513 – Coherence Analysis

  1. What is the Coherence Principle and its most important constraints/criteria?

The coherence principle in multimedia learning suggests that presentations must contain elements that are logical and consistent with the objectives of the presentation and that extraneous images, audio, or animation detracts from learning. “In short, according to the coherence principle, you should avoid adding any material that does not support the instructional goals.”(Clark & Mayer, 2008) The theory is that unnecessary audio or visual material may overload cognitive channels and decrease comprehension by the learner. Although, “Mayer listed positive results for eliminating extraneous materials in thirteen out of fourteen experiments…”(Clark & Mayer, 2008), it is still unclear how the coherence principle effects learners with extensive prior knowledge on a subject or learners within a long term instructional program. It is within this context that the Interactive Multimedia Electronic Journal of Computer Enhanced learning recommends educators should “…identify techniques for presentation of verbal and visual information that minimizes working memory load and promotes meaningful learning.”(Moreno & Mayer, 1999)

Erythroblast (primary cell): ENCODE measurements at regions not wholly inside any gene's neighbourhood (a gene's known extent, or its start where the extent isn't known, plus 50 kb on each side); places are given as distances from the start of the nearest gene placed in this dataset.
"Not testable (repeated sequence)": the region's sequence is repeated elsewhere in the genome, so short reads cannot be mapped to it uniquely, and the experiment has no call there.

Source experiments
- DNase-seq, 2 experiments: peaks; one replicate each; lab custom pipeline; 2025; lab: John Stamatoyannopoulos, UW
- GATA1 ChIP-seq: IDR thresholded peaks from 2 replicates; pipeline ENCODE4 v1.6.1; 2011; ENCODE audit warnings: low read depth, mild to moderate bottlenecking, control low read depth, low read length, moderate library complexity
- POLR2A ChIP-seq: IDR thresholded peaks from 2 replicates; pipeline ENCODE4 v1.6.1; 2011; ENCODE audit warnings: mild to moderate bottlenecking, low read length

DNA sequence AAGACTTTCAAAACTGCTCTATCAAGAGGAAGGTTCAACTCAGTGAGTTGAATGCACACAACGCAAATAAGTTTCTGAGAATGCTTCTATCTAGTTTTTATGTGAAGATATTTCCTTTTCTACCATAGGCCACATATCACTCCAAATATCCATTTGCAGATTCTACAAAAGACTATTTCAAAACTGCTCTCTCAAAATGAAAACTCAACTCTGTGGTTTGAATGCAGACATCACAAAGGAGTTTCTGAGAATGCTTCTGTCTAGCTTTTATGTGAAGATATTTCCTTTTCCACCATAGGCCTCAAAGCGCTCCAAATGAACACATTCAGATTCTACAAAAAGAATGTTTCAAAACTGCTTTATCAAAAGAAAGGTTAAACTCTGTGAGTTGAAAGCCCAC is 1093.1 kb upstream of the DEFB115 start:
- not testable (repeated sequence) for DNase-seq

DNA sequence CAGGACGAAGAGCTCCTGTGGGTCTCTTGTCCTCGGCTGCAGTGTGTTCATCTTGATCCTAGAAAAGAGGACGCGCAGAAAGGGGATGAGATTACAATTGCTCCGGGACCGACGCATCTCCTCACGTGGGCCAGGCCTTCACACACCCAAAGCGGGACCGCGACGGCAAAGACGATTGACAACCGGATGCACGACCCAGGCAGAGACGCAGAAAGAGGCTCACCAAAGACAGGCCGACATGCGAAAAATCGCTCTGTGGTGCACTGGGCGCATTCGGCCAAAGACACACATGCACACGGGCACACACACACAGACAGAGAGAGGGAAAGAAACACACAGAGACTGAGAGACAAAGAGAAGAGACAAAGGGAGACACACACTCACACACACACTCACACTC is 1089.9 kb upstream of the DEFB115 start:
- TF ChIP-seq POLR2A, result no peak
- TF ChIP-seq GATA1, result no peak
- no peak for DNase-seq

1. Describe and/or include one example of successful and one example of unsuccessful attempts to apply the Coherence Principle in actual instruction and training you have experienced, especially as it might be implemented in PowerPoint-based instruction and training. Have you ever seen this principle violated or abused? Identify the violations, including citations as needed from your textbook.

Many times, in an effort to increase interest or emotional arousal in a presentation, instructional designers will introduce extraneous multimedia elements in order to increase perceived level of excitement or engagement. Arousal theory is “the idea that entertaining and interesting embedded effects cause learners to become more emotionally aroused and therefore work harder to learn the material.”(Clark & Mayer, 2008) Unconsciously, this is the principle I have seen applied many times by students in my Media Arts classes who, after creating a presentation rich with interesting visuals and informative content, resort to overlaying the latest hip-hop hit that is appealing to the group, but irrelevant to the project. Student developers are hoping to appeal to the viewer’s musical aesthetic in order to engage their interest in the presentation, thereby reducing the likelihood of any meaningful learning. Alternatively, I have seen many examples of Media Arts students adhering to the coherence principle in the creation of nonverbal narratives, which use music to support the story through establishing the mood and atmosphere of the conflict and the emotional elements of character. Through the careful selection of music one can enhance the visual impact of the narrative and the overall impact of the presentation.

  1. Discuss the relationship of the Coherence Principle to other Multimedia Learning Principles examined thus far in your readings.